Structural basis of membrane targeting and regulation of the innate immunity adaptor TIRAP by its phosphoinositide-binding motif

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Virginia Tech

Toll-like receptors (TLRs) are the main components of the innate immunity. Pathogen-activated TLRs trigger a cytoplasmic signaling cascade through adaptor proteins, with the first being the TIR domain-containing adaptor protein (TIRAP). TIRAP contains a TIR domain, which associates with TLRs and other adaptor proteins; and a N-terminal phosphoinositide-binding motif (PBM) that mediates the membrane recruitment of TIRAP. Upon ligand activation, TLRs are recruited to the phosphoinositide (PIP)-enriched region in the membrane, where TIRAP recruits other adaptors to the membrane to activate TLR signaling pathway. To investigate the mechanism of membrane targeting of TIRAP and the basis for its regulation, I functionally and structurally characterized TIRAP and its PBM using biophysical approaches. I show that TIRAP PBM adopts helical structural in dodecylphosphocholine (DPC) micelles and other membrane mimics. NMR studies reveal that TIRAP PBM binds PIPs following a fast exchange regime with a moderate affinity through two conserved basic termini. Mutation of these two basic regions abolishes PIPs binding without distorting the helical structure of the peptide. Solution NMR structure of TIRAP PBM exhibits a central relatively hydrophobic helix surrounded by the flexible N- and C-termini. Paramagnetic studies indicate that the helix is close to the micelle core, whereas two termini are located on the micellar surface. Nuclear spin relaxation experiments indicate that the two termini of TIRAP PBM become more ordered when bound to PIP, thus, we propose that the central helix in PBM is responsible for membrane insertion, whereas the two sets of basic residues interact with PIPs to stabilize TIRAP's membrane interaction. Phosphomimetic mutation of Thr28 to Asp (T28D) as well as phosphorylation in Thr28 inhibit TIRAP PBM's binding to phosphoinositides by distorting the central helical structure of the peptide. More importantly, TIRAP T28D disrupt its subcellular localization in vivo. Thus, phosphorylation can impair proper insertion of TIRAP at the plasma membrane through PBM and, consequently, it may represent the first signal that promotes TIRAP degradation.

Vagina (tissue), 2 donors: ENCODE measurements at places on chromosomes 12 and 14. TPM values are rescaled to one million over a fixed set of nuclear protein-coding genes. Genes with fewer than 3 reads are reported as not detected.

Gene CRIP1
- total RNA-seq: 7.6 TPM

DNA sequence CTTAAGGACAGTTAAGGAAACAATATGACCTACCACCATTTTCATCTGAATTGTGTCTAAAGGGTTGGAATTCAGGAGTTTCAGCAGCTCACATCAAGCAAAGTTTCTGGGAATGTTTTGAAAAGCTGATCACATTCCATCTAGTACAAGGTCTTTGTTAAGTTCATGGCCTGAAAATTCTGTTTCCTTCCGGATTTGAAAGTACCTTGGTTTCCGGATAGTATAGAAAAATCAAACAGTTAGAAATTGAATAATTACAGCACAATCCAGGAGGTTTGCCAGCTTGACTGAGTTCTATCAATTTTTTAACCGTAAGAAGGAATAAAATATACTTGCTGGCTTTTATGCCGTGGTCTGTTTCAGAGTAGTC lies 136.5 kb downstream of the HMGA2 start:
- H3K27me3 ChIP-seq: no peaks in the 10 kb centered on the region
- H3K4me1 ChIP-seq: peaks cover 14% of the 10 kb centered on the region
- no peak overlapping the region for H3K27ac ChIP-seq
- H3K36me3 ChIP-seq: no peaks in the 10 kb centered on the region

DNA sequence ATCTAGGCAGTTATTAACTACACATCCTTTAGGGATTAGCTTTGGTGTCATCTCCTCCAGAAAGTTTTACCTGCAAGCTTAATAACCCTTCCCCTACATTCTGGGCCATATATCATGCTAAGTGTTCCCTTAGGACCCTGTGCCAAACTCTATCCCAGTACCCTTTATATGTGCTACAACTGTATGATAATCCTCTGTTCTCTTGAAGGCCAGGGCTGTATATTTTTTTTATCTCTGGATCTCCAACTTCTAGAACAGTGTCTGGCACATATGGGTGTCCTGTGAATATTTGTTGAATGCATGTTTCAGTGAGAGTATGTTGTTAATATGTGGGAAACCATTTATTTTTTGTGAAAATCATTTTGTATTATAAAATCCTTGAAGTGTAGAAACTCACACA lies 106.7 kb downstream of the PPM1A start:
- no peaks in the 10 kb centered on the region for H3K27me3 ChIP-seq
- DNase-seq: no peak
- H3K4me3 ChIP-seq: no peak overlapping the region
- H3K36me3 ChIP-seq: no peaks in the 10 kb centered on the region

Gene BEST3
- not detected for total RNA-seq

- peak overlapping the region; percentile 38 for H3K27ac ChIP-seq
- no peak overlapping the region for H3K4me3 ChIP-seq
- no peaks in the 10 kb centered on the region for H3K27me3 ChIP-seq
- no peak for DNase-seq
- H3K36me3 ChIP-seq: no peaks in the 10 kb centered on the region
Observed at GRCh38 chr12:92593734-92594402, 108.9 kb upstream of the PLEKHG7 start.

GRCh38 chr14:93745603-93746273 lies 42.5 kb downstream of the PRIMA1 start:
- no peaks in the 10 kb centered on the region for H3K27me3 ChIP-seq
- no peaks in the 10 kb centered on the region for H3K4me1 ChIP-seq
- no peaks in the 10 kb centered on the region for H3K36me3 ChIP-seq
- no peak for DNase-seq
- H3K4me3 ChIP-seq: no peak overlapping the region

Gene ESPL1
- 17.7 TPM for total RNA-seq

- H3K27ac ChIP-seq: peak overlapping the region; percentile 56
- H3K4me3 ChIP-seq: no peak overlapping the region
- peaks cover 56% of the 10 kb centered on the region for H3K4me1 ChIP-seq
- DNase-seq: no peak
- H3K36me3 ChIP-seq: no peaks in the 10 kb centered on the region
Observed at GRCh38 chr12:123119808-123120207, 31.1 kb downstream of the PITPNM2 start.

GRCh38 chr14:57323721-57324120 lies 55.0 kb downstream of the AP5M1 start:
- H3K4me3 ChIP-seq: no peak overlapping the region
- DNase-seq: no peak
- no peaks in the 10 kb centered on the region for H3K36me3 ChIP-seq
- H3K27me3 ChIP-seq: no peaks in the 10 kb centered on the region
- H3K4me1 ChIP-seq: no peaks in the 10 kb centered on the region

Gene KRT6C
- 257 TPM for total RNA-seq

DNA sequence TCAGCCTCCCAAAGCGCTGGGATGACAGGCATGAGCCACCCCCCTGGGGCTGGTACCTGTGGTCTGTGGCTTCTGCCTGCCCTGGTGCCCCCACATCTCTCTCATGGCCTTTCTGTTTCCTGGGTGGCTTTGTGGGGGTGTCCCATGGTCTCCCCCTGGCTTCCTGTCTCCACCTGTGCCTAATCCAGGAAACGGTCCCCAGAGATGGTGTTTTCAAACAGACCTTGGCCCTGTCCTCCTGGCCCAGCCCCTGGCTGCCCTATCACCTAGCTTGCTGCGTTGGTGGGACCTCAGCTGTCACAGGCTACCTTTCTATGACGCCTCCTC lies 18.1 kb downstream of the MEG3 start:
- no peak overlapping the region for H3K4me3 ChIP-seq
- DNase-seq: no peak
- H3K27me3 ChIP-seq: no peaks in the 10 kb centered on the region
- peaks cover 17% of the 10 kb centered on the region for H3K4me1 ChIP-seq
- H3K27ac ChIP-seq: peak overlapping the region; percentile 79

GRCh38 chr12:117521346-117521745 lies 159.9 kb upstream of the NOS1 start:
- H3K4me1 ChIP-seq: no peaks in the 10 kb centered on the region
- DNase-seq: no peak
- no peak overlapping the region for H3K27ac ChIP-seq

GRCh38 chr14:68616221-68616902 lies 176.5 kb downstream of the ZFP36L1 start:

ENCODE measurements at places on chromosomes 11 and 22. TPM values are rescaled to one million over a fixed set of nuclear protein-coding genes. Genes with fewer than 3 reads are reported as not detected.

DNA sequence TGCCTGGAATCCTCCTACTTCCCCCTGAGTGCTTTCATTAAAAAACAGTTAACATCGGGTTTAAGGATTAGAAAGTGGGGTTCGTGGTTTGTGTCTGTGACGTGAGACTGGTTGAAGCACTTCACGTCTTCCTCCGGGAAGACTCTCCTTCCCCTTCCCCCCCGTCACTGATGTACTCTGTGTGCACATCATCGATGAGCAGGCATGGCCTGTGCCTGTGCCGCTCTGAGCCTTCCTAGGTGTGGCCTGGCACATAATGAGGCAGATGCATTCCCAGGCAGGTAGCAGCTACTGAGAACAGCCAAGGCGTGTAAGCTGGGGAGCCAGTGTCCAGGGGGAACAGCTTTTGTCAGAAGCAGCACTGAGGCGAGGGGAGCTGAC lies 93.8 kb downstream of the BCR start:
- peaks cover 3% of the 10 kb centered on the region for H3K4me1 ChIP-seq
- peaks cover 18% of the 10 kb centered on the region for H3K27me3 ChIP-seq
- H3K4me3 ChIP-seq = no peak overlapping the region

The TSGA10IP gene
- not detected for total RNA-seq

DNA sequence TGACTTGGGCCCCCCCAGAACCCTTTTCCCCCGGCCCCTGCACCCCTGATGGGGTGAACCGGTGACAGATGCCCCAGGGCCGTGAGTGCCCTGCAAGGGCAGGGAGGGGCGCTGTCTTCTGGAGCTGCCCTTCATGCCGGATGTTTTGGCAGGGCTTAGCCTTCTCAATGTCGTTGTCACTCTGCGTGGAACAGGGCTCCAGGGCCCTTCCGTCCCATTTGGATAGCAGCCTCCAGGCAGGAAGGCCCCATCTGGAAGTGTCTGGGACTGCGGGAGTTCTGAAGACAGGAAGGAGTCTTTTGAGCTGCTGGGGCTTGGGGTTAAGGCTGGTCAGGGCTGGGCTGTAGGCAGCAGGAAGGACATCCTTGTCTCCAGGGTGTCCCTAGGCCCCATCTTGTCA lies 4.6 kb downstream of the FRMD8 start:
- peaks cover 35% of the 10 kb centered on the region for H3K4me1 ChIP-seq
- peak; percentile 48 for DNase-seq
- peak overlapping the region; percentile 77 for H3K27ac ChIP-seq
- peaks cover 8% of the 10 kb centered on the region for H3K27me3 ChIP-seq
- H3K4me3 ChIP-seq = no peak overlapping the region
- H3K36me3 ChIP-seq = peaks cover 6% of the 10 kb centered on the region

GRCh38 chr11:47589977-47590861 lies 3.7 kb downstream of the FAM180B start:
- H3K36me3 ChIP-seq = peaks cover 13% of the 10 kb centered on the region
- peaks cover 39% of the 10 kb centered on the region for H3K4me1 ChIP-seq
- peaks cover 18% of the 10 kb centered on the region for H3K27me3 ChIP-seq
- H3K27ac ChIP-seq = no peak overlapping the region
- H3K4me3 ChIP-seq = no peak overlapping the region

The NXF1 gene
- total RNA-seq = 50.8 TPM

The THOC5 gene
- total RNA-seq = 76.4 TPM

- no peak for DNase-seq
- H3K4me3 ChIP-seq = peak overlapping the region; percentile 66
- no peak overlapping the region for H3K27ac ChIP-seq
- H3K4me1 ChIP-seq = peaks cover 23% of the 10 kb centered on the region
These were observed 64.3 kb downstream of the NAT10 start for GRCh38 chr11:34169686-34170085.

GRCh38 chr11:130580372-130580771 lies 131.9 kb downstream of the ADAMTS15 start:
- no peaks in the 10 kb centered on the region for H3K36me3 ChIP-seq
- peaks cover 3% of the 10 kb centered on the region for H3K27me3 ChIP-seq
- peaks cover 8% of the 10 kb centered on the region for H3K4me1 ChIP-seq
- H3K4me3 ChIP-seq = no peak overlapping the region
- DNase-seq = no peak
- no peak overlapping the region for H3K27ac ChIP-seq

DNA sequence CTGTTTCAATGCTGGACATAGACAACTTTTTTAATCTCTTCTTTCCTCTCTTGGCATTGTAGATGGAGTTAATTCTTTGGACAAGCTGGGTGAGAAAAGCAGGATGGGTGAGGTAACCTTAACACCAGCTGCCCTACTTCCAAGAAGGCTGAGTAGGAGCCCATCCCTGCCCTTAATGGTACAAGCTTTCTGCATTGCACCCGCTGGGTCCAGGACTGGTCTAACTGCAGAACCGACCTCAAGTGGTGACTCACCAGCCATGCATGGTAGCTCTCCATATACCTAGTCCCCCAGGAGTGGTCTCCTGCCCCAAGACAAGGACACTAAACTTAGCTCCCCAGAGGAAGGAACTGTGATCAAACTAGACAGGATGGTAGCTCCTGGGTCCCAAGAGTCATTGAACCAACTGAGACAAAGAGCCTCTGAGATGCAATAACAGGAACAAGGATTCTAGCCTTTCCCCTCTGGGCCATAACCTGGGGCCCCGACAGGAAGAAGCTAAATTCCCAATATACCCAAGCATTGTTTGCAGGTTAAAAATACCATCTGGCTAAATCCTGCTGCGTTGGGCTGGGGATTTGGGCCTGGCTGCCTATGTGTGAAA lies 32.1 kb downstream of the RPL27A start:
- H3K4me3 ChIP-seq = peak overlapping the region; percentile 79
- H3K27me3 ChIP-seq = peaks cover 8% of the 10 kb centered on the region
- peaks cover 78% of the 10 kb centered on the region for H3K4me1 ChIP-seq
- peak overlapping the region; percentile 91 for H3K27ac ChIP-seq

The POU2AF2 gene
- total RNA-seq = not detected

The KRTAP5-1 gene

TLR, TIRAP, NMR, phosphoinositide